B. 10 CFR Part 50, Appendix B, Criterion III, Design Control, requires, in part that measures be established for the selection and review for suitability of materials and processes that are essential to the safety-related functions of structures, systems, and components.

Contrary to the above, on or about December 2, 1996, the licensee did not provide adequate measures to verify the selection of suitable leak sealant material for use in a leak repair of the safety-related reactor head vent system. Specifically, licensee engineers specified an incorrect repair location temperature, in engineering memorandum 113494. This error led to the selection of an improper sealant material that failed to harden, as required, at the HVS temperature that existed at the time of the injection. As a result, the sealant material migrated to unintended portions of the system, thereby adversely affecting the operability of the HVS system. (01023)

C. Technical Specification 6.8.1 requires that written procedures be properly established and implemented covering activities recommended in Appendix A to NRC Regulatory Guide 1.33, Revision 2, "Quality Assurance Program Requirements (Operation)." Section 9 of Appendix A to Regulatory Guide 1.33 specifies that maintenance that can affect the performance of safety-related equipment be performed in accordance with written procedures, documented instructions, or drawings appropriate to the circumstances. Beaver Valley procedure NPDAP 2.15, "Administrative Controls", Revision 2, specifies requirements for control of vendor services, including maintenance activities.

Contrary to the above, on or about December 2, 1996, the licensee failed to assure that maintenance affecting the performance of the reactor head vent system was properly performed in accordance with written procedures and instructions in that:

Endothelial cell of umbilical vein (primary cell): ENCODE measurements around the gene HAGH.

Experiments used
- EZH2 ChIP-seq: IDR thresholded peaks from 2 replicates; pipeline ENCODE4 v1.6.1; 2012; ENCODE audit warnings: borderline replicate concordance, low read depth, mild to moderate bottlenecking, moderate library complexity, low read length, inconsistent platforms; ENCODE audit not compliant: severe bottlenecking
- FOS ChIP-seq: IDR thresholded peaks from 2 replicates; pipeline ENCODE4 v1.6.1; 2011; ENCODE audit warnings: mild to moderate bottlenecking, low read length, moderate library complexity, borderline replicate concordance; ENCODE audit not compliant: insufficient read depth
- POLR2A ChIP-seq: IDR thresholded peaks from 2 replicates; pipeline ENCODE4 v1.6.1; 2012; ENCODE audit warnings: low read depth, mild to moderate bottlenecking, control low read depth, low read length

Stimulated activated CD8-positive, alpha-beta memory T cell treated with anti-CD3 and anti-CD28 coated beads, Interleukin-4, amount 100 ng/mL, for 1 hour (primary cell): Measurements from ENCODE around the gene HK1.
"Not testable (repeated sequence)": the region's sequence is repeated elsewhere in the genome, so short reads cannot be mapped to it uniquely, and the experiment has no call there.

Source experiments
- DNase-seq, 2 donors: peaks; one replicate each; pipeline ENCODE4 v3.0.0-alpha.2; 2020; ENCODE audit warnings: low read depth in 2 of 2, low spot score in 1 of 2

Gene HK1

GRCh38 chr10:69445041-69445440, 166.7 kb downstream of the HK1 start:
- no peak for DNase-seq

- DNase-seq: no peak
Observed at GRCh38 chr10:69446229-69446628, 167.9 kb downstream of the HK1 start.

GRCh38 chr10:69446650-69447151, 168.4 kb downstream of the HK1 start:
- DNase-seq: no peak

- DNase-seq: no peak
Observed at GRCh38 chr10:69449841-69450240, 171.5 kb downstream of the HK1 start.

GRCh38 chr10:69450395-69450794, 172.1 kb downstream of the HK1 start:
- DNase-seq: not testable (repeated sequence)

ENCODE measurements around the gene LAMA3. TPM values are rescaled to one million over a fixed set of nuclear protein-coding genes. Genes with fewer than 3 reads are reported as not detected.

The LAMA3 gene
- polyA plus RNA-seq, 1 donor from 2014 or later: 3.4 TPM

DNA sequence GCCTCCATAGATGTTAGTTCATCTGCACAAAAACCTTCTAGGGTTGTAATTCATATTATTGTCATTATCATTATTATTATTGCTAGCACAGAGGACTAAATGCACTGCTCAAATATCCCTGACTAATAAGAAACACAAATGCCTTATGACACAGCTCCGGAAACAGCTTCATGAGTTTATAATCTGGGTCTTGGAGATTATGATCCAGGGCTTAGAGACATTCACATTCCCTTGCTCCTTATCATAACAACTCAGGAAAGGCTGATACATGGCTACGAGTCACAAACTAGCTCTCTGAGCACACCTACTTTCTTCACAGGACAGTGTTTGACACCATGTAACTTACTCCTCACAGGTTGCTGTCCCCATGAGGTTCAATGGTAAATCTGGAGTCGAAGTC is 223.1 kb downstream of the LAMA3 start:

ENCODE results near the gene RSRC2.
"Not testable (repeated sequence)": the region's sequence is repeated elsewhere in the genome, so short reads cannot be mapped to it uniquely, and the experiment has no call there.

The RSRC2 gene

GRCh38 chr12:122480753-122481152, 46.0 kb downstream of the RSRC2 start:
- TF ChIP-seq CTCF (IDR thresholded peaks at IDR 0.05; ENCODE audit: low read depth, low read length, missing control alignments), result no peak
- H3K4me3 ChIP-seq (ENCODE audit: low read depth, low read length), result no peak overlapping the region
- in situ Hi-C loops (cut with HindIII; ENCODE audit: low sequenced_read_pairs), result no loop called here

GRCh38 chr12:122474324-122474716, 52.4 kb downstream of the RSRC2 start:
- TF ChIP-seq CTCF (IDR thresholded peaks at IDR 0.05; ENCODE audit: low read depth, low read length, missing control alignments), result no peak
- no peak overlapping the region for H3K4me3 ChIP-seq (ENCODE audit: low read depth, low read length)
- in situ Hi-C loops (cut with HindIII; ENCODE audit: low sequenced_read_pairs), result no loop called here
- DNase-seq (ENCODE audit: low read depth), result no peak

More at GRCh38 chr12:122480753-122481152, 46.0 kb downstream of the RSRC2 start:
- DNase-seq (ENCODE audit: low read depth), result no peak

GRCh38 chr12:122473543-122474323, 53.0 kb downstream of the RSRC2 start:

1) The licensee did not assure that adequate controls for the leak sealant quantity and injection pressure, as specified in Maintenance Work Request 059169 and supporting Engineering Memorandum 113494, were prescribed in written procedures.

2) The licensee did not assure that vendor-performed maintenance activities associated with the reactor HVS leak sealant repair were properly conducted under procedural controls commensurate with the safety importance of the work and as would be required if licensee personnel performed the work. Specifically, the licensee failed to properly oversee vendor work during injection gun loading, the drill and tap location used, the injection pressure used, and accountability for the amount of leak sealant material injected. (01033)

D. Technical Specification (TS) 6.8.2 requires each procedure specified in TS 6.8.1 to be reviewed by the Onsite Safety Committee (OSC) and be approved by the General Manager, Nuclear Operations or a predesignated alternate.

Contrary to the above, vendor engineering repair procedures NP-2110 and NP-2139, used for two safety related leak injection repairs on December 1 and December 2, 1996, respectively, were not properly reviewed by the OSC and approved by the General Manager, Nuclear Operations, or a predesignated alternate. (01043)

These four violations are classified in the aggregate as a Severity Level III problem (Supplement I).
Civil Penalty - $110,000.

II. VIOLATION RELATED TO POWER OPERATED RELIEF VALVE (PORV) BLOCK VALVES

10 CFR Part 50, Appendix B, Criterion XVI requires, in part, that measures be established to assure that conditions adverse to quality are promptly identified and corrected.